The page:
Every successful mission calls for both enterprising individuals and strong collective effort with clear outcomes in mind. How has your institution, library, or instruction program led large information literacy initiatives? How do you develop an inclusive library instruction program? Share your advice on managing larger scale library instruction based projects, leading campus wide conversations on the library’s role on information literacy, or guiding paradigm shifts in a changing educational climate.

  • Technology and Innovation: Moonshot - Ambition through Technology & Innovation
    Small steps and giant leaps don’t happen without inspired ideas, careful planning, and breathtaking launches. What technologies and innovative strategies have you used to motivate your students to reach for the stars and reach new heights? How do you insure your instruction is accessible to all learners? What strategies do you implement to bridge digital divide? Help launch our profession toward new horizons by sharing your cutting-edge tools of the trade, methods of execution, or even your reinvention of old tricks.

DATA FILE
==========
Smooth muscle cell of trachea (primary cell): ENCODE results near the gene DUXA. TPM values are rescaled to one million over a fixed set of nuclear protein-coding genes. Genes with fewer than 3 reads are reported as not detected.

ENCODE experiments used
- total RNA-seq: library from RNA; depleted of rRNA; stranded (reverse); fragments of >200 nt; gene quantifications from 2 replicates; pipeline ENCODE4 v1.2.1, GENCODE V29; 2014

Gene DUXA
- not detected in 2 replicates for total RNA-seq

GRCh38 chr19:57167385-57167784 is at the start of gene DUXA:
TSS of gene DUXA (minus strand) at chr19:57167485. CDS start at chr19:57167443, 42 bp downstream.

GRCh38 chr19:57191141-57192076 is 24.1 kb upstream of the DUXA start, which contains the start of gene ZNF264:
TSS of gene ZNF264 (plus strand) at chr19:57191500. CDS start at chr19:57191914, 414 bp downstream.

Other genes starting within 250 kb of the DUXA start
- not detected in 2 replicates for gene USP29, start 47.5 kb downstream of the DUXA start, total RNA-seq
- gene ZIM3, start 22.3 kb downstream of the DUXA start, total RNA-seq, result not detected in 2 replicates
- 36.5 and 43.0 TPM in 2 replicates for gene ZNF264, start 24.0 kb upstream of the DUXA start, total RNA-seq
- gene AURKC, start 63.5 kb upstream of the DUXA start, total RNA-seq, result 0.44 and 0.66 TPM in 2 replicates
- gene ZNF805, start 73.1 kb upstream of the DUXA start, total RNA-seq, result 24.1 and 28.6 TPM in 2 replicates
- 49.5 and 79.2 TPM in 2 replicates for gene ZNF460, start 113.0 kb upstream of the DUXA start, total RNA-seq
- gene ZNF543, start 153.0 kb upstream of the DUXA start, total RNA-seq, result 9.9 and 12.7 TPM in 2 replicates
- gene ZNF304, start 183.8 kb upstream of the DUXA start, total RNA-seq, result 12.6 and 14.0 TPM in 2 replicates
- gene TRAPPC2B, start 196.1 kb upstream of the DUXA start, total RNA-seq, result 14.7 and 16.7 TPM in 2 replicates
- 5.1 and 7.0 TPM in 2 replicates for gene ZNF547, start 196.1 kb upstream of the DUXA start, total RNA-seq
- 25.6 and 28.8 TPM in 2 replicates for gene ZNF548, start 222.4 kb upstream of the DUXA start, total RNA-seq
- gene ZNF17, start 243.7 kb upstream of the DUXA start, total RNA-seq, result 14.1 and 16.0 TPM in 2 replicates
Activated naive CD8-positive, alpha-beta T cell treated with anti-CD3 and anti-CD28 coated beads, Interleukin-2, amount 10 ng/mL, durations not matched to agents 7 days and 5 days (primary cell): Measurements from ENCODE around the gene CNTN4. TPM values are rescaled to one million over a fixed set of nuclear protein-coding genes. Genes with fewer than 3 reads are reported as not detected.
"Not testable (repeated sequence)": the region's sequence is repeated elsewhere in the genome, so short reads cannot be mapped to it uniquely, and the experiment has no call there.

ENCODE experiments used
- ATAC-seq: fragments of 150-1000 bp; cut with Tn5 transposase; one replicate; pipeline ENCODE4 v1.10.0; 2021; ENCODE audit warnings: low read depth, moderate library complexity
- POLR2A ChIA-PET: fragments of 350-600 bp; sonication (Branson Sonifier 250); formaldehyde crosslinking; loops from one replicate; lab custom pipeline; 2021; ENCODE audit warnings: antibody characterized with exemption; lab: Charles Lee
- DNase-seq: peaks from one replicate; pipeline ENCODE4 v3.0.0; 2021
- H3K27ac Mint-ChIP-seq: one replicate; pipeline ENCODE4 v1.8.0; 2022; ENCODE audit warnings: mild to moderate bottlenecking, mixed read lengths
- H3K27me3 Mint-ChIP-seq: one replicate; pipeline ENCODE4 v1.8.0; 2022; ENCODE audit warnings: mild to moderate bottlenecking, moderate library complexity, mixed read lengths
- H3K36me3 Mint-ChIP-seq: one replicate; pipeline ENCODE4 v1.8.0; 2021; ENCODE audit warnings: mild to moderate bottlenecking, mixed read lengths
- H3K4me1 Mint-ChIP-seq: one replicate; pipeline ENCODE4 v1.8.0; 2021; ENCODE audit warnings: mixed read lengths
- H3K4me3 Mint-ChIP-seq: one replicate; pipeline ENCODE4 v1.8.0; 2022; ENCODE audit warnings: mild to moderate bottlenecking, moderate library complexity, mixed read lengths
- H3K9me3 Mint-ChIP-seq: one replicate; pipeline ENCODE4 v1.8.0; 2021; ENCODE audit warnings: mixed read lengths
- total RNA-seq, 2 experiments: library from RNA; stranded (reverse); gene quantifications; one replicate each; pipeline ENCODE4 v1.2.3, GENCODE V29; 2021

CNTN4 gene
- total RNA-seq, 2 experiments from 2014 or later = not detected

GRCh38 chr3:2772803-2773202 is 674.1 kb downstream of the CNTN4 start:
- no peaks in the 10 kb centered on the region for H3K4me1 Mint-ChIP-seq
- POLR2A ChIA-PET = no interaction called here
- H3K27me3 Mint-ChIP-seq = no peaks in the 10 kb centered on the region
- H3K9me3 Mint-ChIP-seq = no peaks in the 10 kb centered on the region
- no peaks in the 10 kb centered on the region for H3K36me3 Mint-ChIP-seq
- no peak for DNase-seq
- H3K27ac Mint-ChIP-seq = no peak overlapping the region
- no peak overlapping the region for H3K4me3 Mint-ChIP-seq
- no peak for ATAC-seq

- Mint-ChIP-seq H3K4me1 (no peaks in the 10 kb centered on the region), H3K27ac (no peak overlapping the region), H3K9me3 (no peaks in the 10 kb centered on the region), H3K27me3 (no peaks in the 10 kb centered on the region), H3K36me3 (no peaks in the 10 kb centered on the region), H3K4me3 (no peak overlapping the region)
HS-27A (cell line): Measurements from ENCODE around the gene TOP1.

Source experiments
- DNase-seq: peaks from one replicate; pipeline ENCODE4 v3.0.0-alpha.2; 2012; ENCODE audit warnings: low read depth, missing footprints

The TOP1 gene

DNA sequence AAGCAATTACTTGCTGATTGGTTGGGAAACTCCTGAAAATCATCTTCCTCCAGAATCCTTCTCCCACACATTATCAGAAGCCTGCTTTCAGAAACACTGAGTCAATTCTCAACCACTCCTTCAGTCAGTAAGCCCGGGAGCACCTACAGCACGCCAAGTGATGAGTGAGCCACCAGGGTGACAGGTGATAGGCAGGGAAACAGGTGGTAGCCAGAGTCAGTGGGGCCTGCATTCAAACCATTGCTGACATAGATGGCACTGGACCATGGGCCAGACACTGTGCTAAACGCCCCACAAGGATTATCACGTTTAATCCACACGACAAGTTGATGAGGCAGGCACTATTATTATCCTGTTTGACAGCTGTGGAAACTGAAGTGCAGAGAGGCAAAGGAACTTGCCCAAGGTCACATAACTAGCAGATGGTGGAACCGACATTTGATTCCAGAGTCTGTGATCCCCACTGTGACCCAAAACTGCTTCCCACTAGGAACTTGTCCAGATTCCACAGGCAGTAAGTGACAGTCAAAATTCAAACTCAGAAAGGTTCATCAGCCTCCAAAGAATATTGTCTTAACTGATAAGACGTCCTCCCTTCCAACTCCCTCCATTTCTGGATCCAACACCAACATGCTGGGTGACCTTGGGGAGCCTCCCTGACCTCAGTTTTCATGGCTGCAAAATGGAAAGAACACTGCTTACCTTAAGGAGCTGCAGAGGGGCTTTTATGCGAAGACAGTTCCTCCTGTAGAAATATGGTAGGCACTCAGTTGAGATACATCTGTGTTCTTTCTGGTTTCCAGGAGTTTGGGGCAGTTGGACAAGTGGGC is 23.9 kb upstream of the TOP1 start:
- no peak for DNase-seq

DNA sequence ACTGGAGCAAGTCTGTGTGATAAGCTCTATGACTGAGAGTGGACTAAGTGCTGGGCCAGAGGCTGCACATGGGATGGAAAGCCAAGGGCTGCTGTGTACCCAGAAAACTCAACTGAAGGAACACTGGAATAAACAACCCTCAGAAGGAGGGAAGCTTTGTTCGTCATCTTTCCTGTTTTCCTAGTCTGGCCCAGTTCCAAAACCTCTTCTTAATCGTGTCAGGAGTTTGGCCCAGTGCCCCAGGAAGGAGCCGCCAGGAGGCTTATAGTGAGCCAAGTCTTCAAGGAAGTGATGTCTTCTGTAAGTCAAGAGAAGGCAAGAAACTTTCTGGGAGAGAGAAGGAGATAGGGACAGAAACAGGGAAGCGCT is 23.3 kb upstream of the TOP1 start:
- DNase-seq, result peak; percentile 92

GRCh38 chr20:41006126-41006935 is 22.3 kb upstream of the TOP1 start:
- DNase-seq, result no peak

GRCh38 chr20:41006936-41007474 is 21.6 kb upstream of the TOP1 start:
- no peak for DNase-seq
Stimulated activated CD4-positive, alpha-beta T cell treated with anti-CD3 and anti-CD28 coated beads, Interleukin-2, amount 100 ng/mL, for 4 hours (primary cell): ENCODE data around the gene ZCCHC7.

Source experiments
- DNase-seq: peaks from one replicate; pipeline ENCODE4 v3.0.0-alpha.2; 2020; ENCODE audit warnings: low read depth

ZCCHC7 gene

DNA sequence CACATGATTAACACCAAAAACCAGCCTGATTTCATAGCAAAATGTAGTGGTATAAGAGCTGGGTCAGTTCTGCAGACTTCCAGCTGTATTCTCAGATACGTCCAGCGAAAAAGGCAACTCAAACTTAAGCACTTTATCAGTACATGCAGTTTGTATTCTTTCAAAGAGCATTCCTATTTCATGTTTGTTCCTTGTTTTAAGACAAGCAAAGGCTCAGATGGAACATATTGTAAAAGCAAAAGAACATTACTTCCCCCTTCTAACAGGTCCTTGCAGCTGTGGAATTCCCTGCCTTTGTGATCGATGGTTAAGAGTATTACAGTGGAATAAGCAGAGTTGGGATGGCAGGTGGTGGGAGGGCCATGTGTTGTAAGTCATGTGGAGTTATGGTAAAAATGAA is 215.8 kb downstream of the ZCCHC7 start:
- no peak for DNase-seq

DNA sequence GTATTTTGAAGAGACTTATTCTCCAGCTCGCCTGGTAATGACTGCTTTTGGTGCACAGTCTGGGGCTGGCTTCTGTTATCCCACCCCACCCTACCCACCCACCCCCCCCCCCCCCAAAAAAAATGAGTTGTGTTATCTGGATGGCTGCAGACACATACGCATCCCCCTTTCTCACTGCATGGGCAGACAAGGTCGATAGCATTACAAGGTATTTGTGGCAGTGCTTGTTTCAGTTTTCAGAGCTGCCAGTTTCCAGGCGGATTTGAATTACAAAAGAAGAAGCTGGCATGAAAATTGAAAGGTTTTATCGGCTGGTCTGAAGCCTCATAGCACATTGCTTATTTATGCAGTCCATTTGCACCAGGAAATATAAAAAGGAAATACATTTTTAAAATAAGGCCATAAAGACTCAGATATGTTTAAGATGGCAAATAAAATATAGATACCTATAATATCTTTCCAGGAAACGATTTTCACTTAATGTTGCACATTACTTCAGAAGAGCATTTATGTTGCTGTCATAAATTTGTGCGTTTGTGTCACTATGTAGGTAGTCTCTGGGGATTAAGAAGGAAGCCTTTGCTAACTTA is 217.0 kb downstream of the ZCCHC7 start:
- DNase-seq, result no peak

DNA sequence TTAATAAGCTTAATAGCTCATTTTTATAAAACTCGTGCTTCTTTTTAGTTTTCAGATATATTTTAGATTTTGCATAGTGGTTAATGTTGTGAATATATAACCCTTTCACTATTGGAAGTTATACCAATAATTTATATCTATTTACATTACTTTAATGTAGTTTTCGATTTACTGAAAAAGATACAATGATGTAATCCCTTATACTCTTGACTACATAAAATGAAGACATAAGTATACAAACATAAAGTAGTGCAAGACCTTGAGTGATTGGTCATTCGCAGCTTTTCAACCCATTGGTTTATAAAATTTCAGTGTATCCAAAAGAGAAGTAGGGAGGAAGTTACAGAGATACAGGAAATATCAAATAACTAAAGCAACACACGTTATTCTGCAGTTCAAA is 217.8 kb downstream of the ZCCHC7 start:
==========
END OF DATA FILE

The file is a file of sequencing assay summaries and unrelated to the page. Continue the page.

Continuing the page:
• Collaboration: International Space Station - Working Together for the Greater Good
    We have come a long way from the space race! Cooperation and inclusion of diverse partners and perspectives are key to developing a strong instruction and outreach program. Who are your collaborators, and how have you worked together to create bigger and better projects than you could have achieved on your own? How do you make and maintain those relationships? Share the collaborations with those both inside and outside your world that keep you orbiting.

  • Failures and Problem Solving: Houston, We Have a Problem - Radical Solutions for When Things Go Wrong